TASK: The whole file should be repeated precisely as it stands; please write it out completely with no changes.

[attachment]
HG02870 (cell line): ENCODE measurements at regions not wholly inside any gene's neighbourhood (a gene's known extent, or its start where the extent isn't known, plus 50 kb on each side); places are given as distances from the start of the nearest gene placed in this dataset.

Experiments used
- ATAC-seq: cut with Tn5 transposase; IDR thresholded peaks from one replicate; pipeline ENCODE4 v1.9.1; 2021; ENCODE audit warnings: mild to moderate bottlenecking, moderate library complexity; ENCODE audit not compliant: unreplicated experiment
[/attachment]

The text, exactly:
HG02870 (cell line): ENCODE measurements at regions not wholly inside any gene's neighbourhood (a gene's known extent, or its start where the extent isn't known, plus 50 kb on each side); places are given as distances from the start of the nearest gene placed in this dataset.

Experiments used
- ATAC-seq: cut with Tn5 transposase; IDR thresholded peaks from one replicate; pipeline ENCODE4 v1.9.1; 2021; ENCODE audit warnings: mild to moderate bottlenecking, moderate library complexity; ENCODE audit not compliant: unreplicated experiment